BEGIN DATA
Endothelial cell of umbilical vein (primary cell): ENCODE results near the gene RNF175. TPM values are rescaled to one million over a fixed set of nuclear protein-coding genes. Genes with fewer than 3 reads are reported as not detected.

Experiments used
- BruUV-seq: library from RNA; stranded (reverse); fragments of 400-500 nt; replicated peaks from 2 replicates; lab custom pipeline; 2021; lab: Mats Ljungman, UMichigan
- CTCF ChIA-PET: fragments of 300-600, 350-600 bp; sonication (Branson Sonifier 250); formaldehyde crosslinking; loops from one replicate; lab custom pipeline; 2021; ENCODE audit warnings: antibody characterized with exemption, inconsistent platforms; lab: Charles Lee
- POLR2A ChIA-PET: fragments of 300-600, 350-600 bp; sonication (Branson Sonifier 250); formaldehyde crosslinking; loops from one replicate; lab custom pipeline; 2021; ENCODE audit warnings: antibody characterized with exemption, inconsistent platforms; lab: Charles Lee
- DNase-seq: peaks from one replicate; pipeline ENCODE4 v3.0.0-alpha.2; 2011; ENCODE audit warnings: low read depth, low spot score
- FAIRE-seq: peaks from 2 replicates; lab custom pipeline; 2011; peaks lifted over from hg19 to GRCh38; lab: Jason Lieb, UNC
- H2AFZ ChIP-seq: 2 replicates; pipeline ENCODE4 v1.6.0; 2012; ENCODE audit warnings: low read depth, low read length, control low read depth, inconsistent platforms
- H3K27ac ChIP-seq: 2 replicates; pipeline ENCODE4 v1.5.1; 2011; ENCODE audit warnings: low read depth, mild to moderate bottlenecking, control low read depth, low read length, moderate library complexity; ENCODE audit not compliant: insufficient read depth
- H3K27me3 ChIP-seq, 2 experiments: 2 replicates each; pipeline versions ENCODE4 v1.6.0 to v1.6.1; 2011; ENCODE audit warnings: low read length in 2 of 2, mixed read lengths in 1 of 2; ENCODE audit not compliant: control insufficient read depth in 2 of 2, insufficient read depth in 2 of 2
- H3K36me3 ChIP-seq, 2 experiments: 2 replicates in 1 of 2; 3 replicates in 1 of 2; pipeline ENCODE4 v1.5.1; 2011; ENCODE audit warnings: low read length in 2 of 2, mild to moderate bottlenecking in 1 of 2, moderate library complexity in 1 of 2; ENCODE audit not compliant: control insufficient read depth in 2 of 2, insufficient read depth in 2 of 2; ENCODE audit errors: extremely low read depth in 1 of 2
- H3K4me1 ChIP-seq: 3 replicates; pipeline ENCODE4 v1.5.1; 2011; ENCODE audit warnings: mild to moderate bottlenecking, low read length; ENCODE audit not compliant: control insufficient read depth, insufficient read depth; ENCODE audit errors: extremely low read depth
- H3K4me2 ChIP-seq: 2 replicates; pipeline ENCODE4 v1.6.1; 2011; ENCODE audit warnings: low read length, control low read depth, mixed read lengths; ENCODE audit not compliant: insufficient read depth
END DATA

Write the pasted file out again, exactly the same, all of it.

Endothelial cell of umbilical vein (primary cell): ENCODE results near the gene RNF175. TPM values are rescaled to one million over a fixed set of nuclear protein-coding genes. Genes with fewer than 3 reads are reported as not detected.

Experiments used
- BruUV-seq: library from RNA; stranded (reverse); fragments of 400-500 nt; replicated peaks from 2 replicates; lab custom pipeline; 2021; lab: Mats Ljungman, UMichigan
- CTCF ChIA-PET: fragments of 300-600, 350-600 bp; sonication (Branson Sonifier 250); formaldehyde crosslinking; loops from one replicate; lab custom pipeline; 2021; ENCODE audit warnings: antibody characterized with exemption, inconsistent platforms; lab: Charles Lee
- POLR2A ChIA-PET: fragments of 300-600, 350-600 bp; sonication (Branson Sonifier 250); formaldehyde crosslinking; loops from one replicate; lab custom pipeline; 2021; ENCODE audit warnings: antibody characterized with exemption, inconsistent platforms; lab: Charles Lee
- DNase-seq: peaks from one replicate; pipeline ENCODE4 v3.0.0-alpha.2; 2011; ENCODE audit warnings: low read depth, low spot score
- FAIRE-seq: peaks from 2 replicates; lab custom pipeline; 2011; peaks lifted over from hg19 to GRCh38; lab: Jason Lieb, UNC
- H2AFZ ChIP-seq: 2 replicates; pipeline ENCODE4 v1.6.0; 2012; ENCODE audit warnings: low read depth, low read length, control low read depth, inconsistent platforms
- H3K27ac ChIP-seq: 2 replicates; pipeline ENCODE4 v1.5.1; 2011; ENCODE audit warnings: low read depth, mild to moderate bottlenecking, control low read depth, low read length, moderate library complexity; ENCODE audit not compliant: insufficient read depth
- H3K27me3 ChIP-seq, 2 experiments: 2 replicates each; pipeline versions ENCODE4 v1.6.0 to v1.6.1; 2011; ENCODE audit warnings: low read length in 2 of 2, mixed read lengths in 1 of 2; ENCODE audit not compliant: control insufficient read depth in 2 of 2, insufficient read depth in 2 of 2
- H3K36me3 ChIP-seq, 2 experiments: 2 replicates in 1 of 2; 3 replicates in 1 of 2; pipeline ENCODE4 v1.5.1; 2011; ENCODE audit warnings: low read length in 2 of 2, mild to moderate bottlenecking in 1 of 2, moderate library complexity in 1 of 2; ENCODE audit not compliant: control insufficient read depth in 2 of 2, insufficient read depth in 2 of 2; ENCODE audit errors: extremely low read depth in 1 of 2
- H3K4me1 ChIP-seq: 3 replicates; pipeline ENCODE4 v1.5.1; 2011; ENCODE audit warnings: mild to moderate bottlenecking, low read length; ENCODE audit not compliant: control insufficient read depth, insufficient read depth; ENCODE audit errors: extremely low read depth
- H3K4me2 ChIP-seq: 2 replicates; pipeline ENCODE4 v1.6.1; 2011; ENCODE audit warnings: low read length, control low read depth, mixed read lengths; ENCODE audit not compliant: insufficient read depth